F., Anelli; R., Nicoletti; L., Arcuri; Rubichi, Sandro; Iani, Cristina
abstract

Il presente lavoro ha voluto indagare se l’emergere di rappresentazioni condivise, ritenute essere alla base dell’azione condivisa, possa essere influenzato da fattori sociali, quali l’appartenenza di gruppo ed il rapporto di interdipendenza che lega due co-agenti. Tenendo in considerazione alcuni costrutti derivanti dalla psicologia sociale, in due esperimenti è stato chiesto ai partecipanti di svolgere insieme un compito Simon, manipolando la percezione di appartenenza allo stesso gruppo in base ad una categorizzazione sperimentale creata ad-hoc (Esperimento 1: coppie appartenenti vs. coppie non appartenenti alla stessa categoria) e il tipo di relazione di interdipendenza (Esperimento 2: situazione cooperativa vs. competitiva). I risultati dimostrano come l’effetto Simon sociale non sia modulato da una semplice categorizzazione in gruppi, ma sia significativamente influenzato dal tipo di interdipendenza percepita. L’effetto Simon risulta infatti assente solo nella situazione competitiva. Questi dati suggerirebbero che in condizioni di interazione, di norma, gli individui tendono a costruire rappresentazioni condivise che presuppongono la cooperazione tra individui. Mentre l’appartenenza a gruppi diversi non compromette la costruzione di rappresentazioni condivise, l’interazione competitiva tra gli individui della stessa coppia la influenza negativamente.


2012 - The Role of Self-Involvement in Shifting IAT Effects [Articolo su rivista]
Marini, Maddalena; Rubichi, Sandro; G., Sartori
abstract

Explicit measures can be affected by self-involvement in processing of a message (Johnson & Eagly, 1989). Here, we show that self- involvement in a counter-stereotypical message also influences implicit measures such as the Implicit Association Test (Greenwald, McGhee, & Schwartz, 1998). In our study, racial attitudes changed only after reading a counter-stereotypical scenario in which participants were asked to imagine themselves as victims of an assault as opposed to simply imagine an assault to a person. This shift did not depend on evaluative instructions and it was transient as it was no longer present after 1 week. These results suggest that the self-involvement might be an important factor in shifting implicit measures.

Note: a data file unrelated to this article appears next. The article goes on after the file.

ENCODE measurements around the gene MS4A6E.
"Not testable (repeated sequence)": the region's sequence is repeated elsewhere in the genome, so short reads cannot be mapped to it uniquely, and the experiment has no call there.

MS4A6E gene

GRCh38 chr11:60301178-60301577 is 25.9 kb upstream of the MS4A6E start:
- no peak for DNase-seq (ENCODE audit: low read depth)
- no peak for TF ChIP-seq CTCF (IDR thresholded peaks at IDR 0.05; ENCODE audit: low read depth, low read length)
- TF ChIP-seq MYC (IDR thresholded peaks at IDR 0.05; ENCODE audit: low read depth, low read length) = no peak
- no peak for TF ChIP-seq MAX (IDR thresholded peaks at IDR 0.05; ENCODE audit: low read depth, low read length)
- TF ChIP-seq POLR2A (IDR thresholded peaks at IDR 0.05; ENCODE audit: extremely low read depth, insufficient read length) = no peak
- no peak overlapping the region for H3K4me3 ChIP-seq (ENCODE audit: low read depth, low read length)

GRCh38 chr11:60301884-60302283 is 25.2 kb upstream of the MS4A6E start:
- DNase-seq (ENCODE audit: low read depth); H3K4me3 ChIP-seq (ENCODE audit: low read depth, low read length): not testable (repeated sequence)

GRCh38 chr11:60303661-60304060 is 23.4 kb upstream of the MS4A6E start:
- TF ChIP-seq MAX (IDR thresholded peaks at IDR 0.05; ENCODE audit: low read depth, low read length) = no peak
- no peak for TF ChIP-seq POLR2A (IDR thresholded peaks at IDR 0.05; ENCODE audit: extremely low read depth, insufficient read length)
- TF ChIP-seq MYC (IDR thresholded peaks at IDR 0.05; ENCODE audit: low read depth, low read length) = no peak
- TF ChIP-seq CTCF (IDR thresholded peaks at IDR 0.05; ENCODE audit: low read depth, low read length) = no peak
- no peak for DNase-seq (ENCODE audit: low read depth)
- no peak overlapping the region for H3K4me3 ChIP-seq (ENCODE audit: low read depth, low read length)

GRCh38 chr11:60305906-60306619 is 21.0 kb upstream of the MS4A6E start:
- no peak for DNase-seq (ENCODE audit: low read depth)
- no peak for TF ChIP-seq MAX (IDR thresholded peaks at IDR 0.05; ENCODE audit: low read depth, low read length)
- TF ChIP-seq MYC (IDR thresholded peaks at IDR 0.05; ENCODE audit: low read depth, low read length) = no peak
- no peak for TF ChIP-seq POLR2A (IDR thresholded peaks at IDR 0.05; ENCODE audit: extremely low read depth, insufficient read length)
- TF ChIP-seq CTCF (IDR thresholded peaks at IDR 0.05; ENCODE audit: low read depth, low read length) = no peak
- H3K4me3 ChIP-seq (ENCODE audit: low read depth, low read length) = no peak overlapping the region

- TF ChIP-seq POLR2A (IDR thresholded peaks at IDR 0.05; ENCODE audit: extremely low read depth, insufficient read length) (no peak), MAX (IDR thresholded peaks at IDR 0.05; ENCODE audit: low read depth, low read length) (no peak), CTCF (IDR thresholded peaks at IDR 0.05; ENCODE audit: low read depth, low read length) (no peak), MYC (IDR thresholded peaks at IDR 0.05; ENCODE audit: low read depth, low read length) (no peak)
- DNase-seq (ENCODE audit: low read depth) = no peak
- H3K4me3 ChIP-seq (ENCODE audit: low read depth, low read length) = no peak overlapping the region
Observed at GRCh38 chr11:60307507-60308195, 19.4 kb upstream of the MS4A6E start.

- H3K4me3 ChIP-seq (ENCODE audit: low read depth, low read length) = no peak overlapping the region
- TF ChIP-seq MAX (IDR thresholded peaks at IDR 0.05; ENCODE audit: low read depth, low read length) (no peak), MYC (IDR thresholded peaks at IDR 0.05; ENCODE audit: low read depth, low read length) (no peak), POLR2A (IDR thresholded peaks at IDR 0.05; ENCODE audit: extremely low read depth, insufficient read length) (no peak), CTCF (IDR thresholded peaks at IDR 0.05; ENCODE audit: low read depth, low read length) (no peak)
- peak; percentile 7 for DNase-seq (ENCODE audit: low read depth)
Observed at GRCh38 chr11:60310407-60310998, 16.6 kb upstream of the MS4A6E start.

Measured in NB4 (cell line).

2011 - Action observation causes implicit transfer of learning in task-sharing. [Relazione in Atti di Convegno]
Rubichi, Sandro; Ferraro, Luca; Iani, Cristina; Mariani, Michele; V., Gallese; R., Nicoletti
abstract

The aim of the present study was to investigate whether the implicit transfer of learning found in task-sharing situations occurs when one of the two participants observes the other. To this aim, two experiments using the social transfer of learning paradigm (Milanese et al., 2010) were conducted in which one of the participants observed the other performing a practice task. Then, both participants performed a joint Simon task. Results showed a modulation of the joint performance (i.e., the social Simon task), indicative of implicit transfer of learning, in both the agent and the observer. Thus, transfer of learning occurs even if the practice task is not actually performed hence indicating that both the agent and the observer co-represent the task as involving two co-acting partners. On the whole, these results suggest that shared representations are based on motor parameters.